The Stewartia pseudocamellia was transplanted this week. With a major multi-family structure scheduled to begin construction later this spring, our tree would not have survived the construction as it was only a foot from the property line. We opted to donate the tree to Seattle Parks. They accepted the donation and chose to locate it at the UW Seattle Arboretum, right at the entry to Azalea Way. It has a nice new home. (Note the crane in the background is for the Roosevelt Light Rail Station.)
Click this link for a short movie of the Tree Relocation
Fence section removed, ready for excavation.
Fully excavated, ready for burlap.
Burlap wrapped, ready for moving!
Planted in its new location.
This will be exciting and we’ll do a follow-up post afterwards. Behind our office, we have a small garden with a lovely 25-foot Stewartia tree near the back property line. Stewart’s are known for their camellia like flowers, glossy leaves and distinctive bark.
A seven-story development will be starting soon on the adjacent property to the north, and unfortunately this means that the Stewartia tree would be destroyed by construction. But, why waste a healthy specimen tree when you can move it!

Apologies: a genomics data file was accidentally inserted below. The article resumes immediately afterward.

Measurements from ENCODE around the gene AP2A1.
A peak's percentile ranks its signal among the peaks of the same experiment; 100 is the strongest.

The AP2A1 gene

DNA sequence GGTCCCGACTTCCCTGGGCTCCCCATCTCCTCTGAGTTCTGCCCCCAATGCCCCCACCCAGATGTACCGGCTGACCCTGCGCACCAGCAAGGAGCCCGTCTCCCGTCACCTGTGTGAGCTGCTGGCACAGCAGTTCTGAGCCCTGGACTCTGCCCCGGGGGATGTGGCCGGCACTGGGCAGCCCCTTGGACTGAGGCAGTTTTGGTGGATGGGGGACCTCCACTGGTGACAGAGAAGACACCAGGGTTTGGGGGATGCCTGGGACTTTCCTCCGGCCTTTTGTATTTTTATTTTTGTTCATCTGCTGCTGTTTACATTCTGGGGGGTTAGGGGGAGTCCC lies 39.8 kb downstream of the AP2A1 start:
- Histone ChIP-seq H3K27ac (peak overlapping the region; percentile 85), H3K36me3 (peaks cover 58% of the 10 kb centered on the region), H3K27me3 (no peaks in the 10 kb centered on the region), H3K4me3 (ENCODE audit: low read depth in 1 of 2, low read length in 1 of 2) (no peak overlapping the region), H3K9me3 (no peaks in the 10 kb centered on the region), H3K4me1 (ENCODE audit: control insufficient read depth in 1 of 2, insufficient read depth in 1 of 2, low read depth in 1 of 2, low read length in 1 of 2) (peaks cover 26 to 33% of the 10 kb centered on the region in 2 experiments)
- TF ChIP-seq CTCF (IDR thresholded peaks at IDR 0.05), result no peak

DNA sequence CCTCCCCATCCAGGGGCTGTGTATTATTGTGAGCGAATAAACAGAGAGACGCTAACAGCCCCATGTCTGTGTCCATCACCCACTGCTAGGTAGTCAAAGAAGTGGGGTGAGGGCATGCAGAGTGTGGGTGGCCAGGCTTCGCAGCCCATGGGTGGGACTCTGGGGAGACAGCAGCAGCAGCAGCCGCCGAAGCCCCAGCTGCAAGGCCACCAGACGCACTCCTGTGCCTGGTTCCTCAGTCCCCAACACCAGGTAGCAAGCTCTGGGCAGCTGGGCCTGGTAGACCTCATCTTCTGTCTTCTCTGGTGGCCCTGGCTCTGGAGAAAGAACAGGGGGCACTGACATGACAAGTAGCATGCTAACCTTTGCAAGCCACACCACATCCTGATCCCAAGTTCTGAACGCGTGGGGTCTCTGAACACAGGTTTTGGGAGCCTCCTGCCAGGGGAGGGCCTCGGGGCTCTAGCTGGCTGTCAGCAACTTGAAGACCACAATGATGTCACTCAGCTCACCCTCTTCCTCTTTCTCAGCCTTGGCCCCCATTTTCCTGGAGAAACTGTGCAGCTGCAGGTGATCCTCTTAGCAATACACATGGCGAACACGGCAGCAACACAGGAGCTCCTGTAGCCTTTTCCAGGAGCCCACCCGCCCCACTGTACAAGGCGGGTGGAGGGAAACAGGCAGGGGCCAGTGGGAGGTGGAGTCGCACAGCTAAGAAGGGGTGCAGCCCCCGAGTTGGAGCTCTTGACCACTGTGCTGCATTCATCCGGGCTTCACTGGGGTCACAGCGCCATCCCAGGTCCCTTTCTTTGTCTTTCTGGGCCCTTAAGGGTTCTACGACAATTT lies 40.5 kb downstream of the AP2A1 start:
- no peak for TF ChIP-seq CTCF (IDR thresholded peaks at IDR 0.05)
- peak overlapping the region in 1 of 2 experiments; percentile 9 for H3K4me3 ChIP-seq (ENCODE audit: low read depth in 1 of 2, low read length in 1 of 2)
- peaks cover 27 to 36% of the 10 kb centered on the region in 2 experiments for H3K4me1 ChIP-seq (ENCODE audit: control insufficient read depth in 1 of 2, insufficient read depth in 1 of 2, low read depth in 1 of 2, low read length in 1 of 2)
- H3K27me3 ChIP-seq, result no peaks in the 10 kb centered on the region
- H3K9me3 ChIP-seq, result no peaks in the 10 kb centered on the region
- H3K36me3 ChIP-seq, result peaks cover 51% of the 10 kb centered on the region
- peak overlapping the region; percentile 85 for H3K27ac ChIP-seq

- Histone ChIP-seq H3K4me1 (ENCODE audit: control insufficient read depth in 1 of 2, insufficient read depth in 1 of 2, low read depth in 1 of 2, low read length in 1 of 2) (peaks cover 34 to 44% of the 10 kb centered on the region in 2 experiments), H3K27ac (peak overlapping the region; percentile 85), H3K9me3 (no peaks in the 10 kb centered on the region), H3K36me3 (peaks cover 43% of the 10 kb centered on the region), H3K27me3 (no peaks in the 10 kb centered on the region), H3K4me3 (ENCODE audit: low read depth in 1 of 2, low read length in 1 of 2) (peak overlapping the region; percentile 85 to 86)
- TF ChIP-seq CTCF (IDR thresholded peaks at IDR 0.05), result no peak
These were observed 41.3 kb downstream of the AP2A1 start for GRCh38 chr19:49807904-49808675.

Lani contacted Seattle Parks and found they they had three locations where such a tree was wanted, and she arranged with Big Trees, Inc. to have our tree moved on the morning of February 28. It will be moved to the Washington Park Arboretum and replanted on the same day around 11:00-11:30 AM, right at the entrance to Azalea Way, across the driveway from the Graham Visitor Center. You can even watch the cool Big Tree equipment and tree-moving process there!
Below is a link to the company that will be moving the tree.
Moving Trees Offsite
This small addition in the green lake neighborhood has just begun and will not be visible from the street. It is not about street appeal. This small addition provides space for a master suite and guest bedroom. But, beyond adding living space, this addition also adds enough optimally oriented roof space for 27 photovoltaic solar panels. They will generate enough power to fully offset the power consumed in the house and charge their electric vehicle. Seattle is going green, one remodel at a time.
The guest bedroom will have its own exterior door for private access.